The nickel-loaded extractant is then subjected to stripping with an aqueous mineral acid electrolyte solution having a pH of 0.5 or higher to obtain a nickel-enriched electrolyte solution. The stripped extractant is recycled to the extracting operation while the nickel-enriched electrolyte solution is subjected to electrolysis to deposit metallic nickel at the cathode with resulting regeneration of an equivalent amount of hydrogen ion. The spent electrolyte solution from the electrolysis is recycled to the stripping operation to strip nickel from the extractant and to simultaneously reduce the hydrogen ion concentration of the aqueous electrolyte solution.
The or-hydroxy oxime extractants employed in accordance with this invention and their preparation are described in Us. Pat. No. 3,224,873 to Ronald R. Swanson, issued Dec. 21, 1965. As described therein, the a-hydroxy oxime extractants have the following general formula:
where R, R and R" may be an organic hydrocarbon radical, such as aliphatic and alkaryl radicals. R" may also be hydrogen. The preferred extractants are those wherein R and R are the same and are unsaturated hydrocarbon or branched chain alkyl groups of from 6 to 20 carbon atoms, and R" is hydrogen or is similar to R or R.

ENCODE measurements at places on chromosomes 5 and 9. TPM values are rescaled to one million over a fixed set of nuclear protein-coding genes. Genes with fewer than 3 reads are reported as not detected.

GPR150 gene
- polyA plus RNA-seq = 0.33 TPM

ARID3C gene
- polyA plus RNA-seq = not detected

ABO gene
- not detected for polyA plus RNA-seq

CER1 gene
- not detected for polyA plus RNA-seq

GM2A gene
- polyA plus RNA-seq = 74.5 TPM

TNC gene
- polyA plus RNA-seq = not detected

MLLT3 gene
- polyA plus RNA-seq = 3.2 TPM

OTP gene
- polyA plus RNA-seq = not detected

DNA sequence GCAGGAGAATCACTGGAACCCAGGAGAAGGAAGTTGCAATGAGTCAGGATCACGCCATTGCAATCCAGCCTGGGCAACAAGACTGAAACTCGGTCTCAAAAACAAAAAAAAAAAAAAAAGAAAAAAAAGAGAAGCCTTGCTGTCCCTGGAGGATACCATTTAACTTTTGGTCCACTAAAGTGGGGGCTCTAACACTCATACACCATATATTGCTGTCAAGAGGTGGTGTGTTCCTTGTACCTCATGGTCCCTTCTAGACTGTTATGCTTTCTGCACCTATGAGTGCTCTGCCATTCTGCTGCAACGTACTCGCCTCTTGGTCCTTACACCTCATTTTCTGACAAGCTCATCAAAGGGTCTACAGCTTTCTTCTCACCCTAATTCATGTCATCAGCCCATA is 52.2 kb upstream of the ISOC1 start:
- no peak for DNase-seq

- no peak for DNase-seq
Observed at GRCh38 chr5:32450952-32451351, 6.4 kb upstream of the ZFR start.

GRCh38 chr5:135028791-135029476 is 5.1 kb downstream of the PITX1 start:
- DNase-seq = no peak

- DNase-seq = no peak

Nickel ion will be extracted by these extractants in acid solution at reduced efiiciency. Therefore, the nickel-containing liquor is preferably either basic, or is made alkaline by addition of a base such as ammonia, prior to entering the extraction process. Since nickel will precipitate as nickel hydroxide at pHs above about 6.5, and as the preferred pHs for extraction are 8.0 and above, a complexing agent must be utilized to hold the nickel in solution. The preferred agent is ammonia, which acts both as a base for pH adjustment and as a complexing agent for nickel through formation of nickel-ammine complexes.
Formation of nickel-ammine complex may be represented by the following general equation:
Extraction of the nickel by the extractants is believed to proceed through a complexing mechanism. The reaction could be represented as: